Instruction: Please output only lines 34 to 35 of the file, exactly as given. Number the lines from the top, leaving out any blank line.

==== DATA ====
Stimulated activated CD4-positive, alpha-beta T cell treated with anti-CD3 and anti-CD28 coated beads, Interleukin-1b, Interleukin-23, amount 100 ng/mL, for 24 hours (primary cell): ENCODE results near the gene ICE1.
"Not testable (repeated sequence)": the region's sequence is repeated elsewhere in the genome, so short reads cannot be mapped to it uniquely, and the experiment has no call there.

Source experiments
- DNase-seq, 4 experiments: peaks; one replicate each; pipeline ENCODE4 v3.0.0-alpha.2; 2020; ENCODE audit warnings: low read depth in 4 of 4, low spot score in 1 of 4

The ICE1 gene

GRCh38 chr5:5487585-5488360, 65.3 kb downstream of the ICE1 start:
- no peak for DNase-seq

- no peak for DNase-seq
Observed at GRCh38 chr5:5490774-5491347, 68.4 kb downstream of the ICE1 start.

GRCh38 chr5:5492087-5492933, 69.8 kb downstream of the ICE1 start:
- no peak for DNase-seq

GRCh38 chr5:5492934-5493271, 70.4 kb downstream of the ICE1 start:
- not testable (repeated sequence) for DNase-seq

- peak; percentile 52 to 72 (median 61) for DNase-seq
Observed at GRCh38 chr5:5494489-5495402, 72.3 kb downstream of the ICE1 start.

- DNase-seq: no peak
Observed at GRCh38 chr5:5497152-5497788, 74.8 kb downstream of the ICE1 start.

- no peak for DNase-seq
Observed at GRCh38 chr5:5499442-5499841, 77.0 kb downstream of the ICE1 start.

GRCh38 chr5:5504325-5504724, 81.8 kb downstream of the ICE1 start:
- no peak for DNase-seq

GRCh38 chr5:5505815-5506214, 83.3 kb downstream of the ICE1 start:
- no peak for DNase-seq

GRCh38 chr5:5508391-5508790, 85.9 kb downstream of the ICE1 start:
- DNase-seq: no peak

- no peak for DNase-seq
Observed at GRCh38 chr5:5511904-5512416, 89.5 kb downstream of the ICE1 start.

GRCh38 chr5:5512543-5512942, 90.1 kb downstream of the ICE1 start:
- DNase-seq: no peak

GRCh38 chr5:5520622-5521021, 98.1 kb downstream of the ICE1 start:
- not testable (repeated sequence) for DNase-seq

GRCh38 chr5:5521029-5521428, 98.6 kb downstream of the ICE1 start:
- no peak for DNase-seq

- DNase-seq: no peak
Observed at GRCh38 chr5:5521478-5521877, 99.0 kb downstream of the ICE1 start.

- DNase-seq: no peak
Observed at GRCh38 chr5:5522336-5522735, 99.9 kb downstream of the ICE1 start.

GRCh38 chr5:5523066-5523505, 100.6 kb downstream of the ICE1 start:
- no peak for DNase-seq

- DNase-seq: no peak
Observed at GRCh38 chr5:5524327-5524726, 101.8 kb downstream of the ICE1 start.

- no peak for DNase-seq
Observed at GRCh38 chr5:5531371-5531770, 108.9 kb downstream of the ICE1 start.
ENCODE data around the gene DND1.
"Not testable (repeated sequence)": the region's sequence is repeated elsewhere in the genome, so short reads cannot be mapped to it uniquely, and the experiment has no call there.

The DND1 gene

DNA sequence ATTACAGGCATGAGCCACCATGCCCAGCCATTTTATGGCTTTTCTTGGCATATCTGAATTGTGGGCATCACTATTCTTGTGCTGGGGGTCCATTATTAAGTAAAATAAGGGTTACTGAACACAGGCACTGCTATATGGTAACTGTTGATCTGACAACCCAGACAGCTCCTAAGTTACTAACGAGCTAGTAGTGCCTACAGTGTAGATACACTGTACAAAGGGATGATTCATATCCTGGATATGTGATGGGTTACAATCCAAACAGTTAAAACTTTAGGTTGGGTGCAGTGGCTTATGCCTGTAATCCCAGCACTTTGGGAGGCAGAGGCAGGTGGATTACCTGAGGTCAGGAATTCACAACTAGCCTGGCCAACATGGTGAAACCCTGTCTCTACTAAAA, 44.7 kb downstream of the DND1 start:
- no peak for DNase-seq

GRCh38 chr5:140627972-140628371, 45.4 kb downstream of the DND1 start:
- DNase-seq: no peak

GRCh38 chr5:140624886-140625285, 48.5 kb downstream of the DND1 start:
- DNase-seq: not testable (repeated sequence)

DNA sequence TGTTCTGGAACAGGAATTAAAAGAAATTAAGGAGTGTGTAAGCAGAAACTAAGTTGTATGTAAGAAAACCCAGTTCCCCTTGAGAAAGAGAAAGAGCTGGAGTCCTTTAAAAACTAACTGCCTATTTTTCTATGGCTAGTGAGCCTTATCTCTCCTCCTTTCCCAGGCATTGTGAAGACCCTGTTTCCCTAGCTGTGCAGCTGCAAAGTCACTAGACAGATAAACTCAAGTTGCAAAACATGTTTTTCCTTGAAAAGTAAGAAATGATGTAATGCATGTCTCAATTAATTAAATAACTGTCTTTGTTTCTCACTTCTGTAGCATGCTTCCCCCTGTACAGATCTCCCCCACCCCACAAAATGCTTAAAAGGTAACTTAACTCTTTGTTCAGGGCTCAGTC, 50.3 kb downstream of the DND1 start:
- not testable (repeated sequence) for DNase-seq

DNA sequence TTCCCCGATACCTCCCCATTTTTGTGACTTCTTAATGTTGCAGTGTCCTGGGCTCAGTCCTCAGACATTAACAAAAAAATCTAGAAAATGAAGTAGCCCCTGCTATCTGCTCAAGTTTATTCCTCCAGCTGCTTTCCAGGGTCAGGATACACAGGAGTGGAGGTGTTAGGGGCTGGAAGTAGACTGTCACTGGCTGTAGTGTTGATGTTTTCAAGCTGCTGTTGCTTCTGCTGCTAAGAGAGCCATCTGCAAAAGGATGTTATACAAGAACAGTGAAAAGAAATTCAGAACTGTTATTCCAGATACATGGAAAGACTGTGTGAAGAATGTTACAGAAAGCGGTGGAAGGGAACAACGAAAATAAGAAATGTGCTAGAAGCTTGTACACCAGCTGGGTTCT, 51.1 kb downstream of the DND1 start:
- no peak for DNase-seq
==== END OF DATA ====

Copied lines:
- DNase-seq: no peak
Observed at GRCh38 chr5:5521478-5521877, 99.0 kb downstream of the ICE1 start.